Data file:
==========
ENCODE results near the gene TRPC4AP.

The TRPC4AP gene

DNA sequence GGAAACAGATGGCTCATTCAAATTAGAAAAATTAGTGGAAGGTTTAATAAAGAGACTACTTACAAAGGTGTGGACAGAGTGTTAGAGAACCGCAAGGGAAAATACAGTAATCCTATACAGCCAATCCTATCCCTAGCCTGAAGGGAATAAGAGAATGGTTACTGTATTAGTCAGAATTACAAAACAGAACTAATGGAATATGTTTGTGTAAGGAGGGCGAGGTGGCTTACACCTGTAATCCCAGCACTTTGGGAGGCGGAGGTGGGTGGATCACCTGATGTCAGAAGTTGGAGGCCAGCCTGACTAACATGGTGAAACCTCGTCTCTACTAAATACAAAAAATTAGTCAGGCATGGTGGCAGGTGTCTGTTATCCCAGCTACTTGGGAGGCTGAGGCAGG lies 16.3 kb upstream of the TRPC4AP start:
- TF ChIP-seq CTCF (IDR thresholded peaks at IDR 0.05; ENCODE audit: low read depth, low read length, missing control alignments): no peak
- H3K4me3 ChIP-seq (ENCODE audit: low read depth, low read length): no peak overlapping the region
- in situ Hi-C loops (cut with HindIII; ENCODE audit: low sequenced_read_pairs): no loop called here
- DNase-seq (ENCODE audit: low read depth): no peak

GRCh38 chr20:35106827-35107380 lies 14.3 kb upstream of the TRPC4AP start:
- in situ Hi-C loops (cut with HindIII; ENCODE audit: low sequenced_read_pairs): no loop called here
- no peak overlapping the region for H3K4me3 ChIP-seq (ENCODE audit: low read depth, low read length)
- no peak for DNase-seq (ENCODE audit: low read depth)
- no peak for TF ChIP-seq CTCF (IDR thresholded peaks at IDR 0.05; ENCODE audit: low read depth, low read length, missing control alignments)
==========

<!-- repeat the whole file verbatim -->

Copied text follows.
ENCODE results near the gene TRPC4AP.

The TRPC4AP gene

DNA sequence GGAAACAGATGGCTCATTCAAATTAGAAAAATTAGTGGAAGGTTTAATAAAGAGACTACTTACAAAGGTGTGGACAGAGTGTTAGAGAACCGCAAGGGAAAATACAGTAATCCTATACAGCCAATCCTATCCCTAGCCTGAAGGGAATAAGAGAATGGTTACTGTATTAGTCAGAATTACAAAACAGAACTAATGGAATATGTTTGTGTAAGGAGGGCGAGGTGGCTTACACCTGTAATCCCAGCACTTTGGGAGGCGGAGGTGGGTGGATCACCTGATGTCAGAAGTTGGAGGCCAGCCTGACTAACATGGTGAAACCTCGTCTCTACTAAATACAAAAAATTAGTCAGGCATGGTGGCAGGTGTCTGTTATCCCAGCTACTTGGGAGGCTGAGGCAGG lies 16.3 kb upstream of the TRPC4AP start:
- TF ChIP-seq CTCF (IDR thresholded peaks at IDR 0.05; ENCODE audit: low read depth, low read length, missing control alignments): no peak
- H3K4me3 ChIP-seq (ENCODE audit: low read depth, low read length): no peak overlapping the region
- in situ Hi-C loops (cut with HindIII; ENCODE audit: low sequenced_read_pairs): no loop called here
- DNase-seq (ENCODE audit: low read depth): no peak

GRCh38 chr20:35106827-35107380 lies 14.3 kb upstream of the TRPC4AP start:
- in situ Hi-C loops (cut with HindIII; ENCODE audit: low sequenced_read_pairs): no loop called here
- no peak overlapping the region for H3K4me3 ChIP-seq (ENCODE audit: low read depth, low read length)
- no peak for DNase-seq (ENCODE audit: low read depth)
- no peak for TF ChIP-seq CTCF (IDR thresholded peaks at IDR 0.05; ENCODE audit: low read depth, low read length, missing control alignments)